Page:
Corruption in India | Has Corruption reduced in India | Reports Electoral Bonds Lokpal

Corruption in India has reduced or not

In the days of licence-permit regime with shortages, rationing and price controls, the scope for corruption was enormous. People had to wait for years to get things like a HMT watch, a Bajaj Chetak scooter or a Maruti 800 car or a BSNL landline telephone or an LPG gas connection.

These types of corruption have mostly vanished with Abolition of industrial licensing Entry of new players with corresponding increase in supply of goods Abundance of foreign exchange reserves Abolition of import quotas Sharp reduction in import duties.

Nature of corruption in the present- Some politicians have found new ways of illegal self- enrichment. These are popularly known as ‘Syndicate Raj’ & ‘Cut Money’. politician-police nexus has also given rise to another kind of extortion racket called “Hafta System” Under this system, all businesses and operators have to make a monthly payment which is shared between the police and the political leaders.

Electoral Bond Scheme:

Under the scheme, Companies can buy tax-free bonds from the State Bank of India (SBI) and deposit these, anonymously, in the bank account of any political party. This aims at replacing black money with white in politics and improving corporate transparency.

Right to Information Act:

Perhaps the single most effective tool available to ordinary citizens for exposing corruption in the last 15 years has been the RTI Act.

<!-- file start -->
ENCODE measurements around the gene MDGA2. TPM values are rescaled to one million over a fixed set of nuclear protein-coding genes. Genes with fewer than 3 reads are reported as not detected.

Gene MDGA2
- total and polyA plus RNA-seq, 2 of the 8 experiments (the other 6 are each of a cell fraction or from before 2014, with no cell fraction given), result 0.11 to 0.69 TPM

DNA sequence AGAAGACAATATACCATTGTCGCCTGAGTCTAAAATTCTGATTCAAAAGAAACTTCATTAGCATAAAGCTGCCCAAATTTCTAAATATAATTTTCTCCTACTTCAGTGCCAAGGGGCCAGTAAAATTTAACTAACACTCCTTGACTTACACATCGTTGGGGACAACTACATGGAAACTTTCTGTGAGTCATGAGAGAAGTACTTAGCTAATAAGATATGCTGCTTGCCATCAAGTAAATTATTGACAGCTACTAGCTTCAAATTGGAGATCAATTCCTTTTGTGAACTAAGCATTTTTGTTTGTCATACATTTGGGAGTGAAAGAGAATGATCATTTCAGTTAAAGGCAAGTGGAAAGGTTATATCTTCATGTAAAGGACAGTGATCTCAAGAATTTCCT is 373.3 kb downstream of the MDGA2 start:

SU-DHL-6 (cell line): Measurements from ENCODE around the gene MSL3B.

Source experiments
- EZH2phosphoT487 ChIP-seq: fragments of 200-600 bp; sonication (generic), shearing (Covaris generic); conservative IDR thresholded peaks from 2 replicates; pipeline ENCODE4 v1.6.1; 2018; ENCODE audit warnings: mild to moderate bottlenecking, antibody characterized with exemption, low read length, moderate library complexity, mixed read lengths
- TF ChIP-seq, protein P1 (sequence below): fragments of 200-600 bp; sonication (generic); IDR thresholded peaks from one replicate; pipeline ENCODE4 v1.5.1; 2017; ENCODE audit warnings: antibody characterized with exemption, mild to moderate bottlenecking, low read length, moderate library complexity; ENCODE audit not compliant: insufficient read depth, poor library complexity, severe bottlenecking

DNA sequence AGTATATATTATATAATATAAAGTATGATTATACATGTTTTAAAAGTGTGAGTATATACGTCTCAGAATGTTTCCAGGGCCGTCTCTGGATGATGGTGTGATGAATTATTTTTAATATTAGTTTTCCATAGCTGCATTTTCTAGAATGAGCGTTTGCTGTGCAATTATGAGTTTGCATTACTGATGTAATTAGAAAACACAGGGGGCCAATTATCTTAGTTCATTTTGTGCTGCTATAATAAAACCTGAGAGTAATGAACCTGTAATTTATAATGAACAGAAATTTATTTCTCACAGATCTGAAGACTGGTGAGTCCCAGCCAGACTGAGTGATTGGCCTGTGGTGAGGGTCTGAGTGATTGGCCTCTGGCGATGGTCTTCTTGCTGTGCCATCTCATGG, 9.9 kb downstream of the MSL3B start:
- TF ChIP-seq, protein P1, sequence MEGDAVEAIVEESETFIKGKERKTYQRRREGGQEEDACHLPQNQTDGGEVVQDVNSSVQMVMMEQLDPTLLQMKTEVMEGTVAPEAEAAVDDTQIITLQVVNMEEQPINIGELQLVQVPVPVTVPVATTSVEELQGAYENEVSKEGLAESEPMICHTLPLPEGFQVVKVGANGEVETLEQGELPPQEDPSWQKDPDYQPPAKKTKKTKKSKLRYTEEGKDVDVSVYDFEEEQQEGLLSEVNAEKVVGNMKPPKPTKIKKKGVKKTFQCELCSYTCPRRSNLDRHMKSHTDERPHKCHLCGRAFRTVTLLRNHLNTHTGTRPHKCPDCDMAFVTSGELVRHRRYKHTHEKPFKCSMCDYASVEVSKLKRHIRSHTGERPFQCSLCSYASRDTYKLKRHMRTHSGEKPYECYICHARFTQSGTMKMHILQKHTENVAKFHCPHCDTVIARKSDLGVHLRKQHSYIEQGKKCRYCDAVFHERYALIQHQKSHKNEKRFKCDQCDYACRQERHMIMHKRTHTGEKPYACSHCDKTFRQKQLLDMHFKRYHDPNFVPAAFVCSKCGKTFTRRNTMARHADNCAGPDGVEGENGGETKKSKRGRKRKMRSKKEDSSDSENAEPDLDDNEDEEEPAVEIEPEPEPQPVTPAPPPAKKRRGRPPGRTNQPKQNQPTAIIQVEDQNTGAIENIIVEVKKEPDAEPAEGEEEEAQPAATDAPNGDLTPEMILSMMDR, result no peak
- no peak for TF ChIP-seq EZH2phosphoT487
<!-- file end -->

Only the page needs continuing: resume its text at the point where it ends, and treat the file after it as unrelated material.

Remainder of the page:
In 2019, despite stiff opposition within and outside parliament, the government pushed the RTI (Amendment) Act. The amendment compromised the autonomy of information commissions by allowing the Central government to determine the tenure and salaries of all information commissioners.

The Lokpal:

In 2019-20, the year the Lokpal was established, it received 1,427 complaints; in 2020-21, it received 110 complaints, and until July 2021, no more than 30. In August 2021, the government in Parliament cited this declining number of complaints to the Lokpal as evidence that “there is hardly anything to complain against”.

Of the 30 complaints during 2021, the latest year for which data are publicly available, 11 were “closed” and the rest are under investigation. The Lokpal does not make available the nature of complaints and how they are handled.


“To break the grip of corruption and black money”, the Prime Minister declared demonetization on 8 November 2016 which took the nation by a complete surprise. The principal objective of demonetisation was to make the black money hoarded in large denomination notes of Rs 500 and Rs 1000 worthless pieces of paper.

Possible Solutions:

Some suggest that the punishment for corruption needs to be severe if it has to be an effective deterrent. Actually, it is not the quantum of punishment but the probability of getting caught, prosecuted and ultimately sentenced that holds the key.

Here, the honesty/efficiency of regulators, police and judiciary working in a time-bound manner comes into play. These are areas where a lot is lacking in India.

Sodhi Gautam

Sodhi Gautam

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